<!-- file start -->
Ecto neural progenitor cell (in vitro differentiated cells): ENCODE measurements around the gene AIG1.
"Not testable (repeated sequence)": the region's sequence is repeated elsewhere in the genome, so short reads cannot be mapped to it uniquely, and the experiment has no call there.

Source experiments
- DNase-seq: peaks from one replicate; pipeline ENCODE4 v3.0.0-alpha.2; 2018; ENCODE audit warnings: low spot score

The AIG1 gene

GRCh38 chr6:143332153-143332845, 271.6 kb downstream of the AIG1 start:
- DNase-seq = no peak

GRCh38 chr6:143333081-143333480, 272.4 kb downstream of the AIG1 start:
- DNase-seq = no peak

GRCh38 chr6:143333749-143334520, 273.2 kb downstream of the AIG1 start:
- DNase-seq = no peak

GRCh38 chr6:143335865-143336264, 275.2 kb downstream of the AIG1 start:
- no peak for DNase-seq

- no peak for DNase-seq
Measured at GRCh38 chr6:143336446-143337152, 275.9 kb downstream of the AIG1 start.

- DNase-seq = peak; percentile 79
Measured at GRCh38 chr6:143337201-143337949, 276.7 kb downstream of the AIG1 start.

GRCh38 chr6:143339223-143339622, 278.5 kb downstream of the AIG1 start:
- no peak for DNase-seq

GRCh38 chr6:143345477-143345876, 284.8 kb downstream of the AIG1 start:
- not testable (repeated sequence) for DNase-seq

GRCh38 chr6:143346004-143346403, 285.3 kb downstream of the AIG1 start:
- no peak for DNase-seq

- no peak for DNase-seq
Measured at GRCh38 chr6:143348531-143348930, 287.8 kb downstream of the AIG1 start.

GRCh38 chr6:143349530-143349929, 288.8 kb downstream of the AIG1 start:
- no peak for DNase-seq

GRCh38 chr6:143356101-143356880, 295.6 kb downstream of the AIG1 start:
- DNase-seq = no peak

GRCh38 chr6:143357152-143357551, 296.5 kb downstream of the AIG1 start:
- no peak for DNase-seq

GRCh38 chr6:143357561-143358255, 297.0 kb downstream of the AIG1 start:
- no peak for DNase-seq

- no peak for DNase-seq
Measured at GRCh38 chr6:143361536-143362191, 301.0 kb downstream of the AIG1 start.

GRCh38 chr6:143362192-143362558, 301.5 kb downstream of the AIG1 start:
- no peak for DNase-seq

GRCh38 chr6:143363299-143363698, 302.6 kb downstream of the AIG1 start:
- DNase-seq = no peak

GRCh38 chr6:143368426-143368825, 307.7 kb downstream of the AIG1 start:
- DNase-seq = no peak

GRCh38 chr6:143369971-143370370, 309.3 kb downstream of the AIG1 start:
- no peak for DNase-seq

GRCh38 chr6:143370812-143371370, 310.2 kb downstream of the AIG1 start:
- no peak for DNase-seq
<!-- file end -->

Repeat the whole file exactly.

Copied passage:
Ecto neural progenitor cell (in vitro differentiated cells): ENCODE measurements around the gene AIG1.
"Not testable (repeated sequence)": the region's sequence is repeated elsewhere in the genome, so short reads cannot be mapped to it uniquely, and the experiment has no call there.

Source experiments
- DNase-seq: peaks from one replicate; pipeline ENCODE4 v3.0.0-alpha.2; 2018; ENCODE audit warnings: low spot score

The AIG1 gene

GRCh38 chr6:143332153-143332845, 271.6 kb downstream of the AIG1 start:
- DNase-seq = no peak

GRCh38 chr6:143333081-143333480, 272.4 kb downstream of the AIG1 start:
- DNase-seq = no peak

GRCh38 chr6:143333749-143334520, 273.2 kb downstream of the AIG1 start:
- DNase-seq = no peak

GRCh38 chr6:143335865-143336264, 275.2 kb downstream of the AIG1 start:
- no peak for DNase-seq

- no peak for DNase-seq
Measured at GRCh38 chr6:143336446-143337152, 275.9 kb downstream of the AIG1 start.

- DNase-seq = peak; percentile 79
Measured at GRCh38 chr6:143337201-143337949, 276.7 kb downstream of the AIG1 start.

GRCh38 chr6:143339223-143339622, 278.5 kb downstream of the AIG1 start:
- no peak for DNase-seq

GRCh38 chr6:143345477-143345876, 284.8 kb downstream of the AIG1 start:
- not testable (repeated sequence) for DNase-seq

GRCh38 chr6:143346004-143346403, 285.3 kb downstream of the AIG1 start:
- no peak for DNase-seq

- no peak for DNase-seq
Measured at GRCh38 chr6:143348531-143348930, 287.8 kb downstream of the AIG1 start.

GRCh38 chr6:143349530-143349929, 288.8 kb downstream of the AIG1 start:
- no peak for DNase-seq

GRCh38 chr6:143356101-143356880, 295.6 kb downstream of the AIG1 start:
- DNase-seq = no peak

GRCh38 chr6:143357152-143357551, 296.5 kb downstream of the AIG1 start:
- no peak for DNase-seq

GRCh38 chr6:143357561-143358255, 297.0 kb downstream of the AIG1 start:
- no peak for DNase-seq

- no peak for DNase-seq
Measured at GRCh38 chr6:143361536-143362191, 301.0 kb downstream of the AIG1 start.

GRCh38 chr6:143362192-143362558, 301.5 kb downstream of the AIG1 start:
- no peak for DNase-seq

GRCh38 chr6:143363299-143363698, 302.6 kb downstream of the AIG1 start:
- DNase-seq = no peak

GRCh38 chr6:143368426-143368825, 307.7 kb downstream of the AIG1 start:
- DNase-seq = no peak

GRCh38 chr6:143369971-143370370, 309.3 kb downstream of the AIG1 start:
- no peak for DNase-seq

GRCh38 chr6:143370812-143371370, 310.2 kb downstream of the AIG1 start:
- no peak for DNase-seq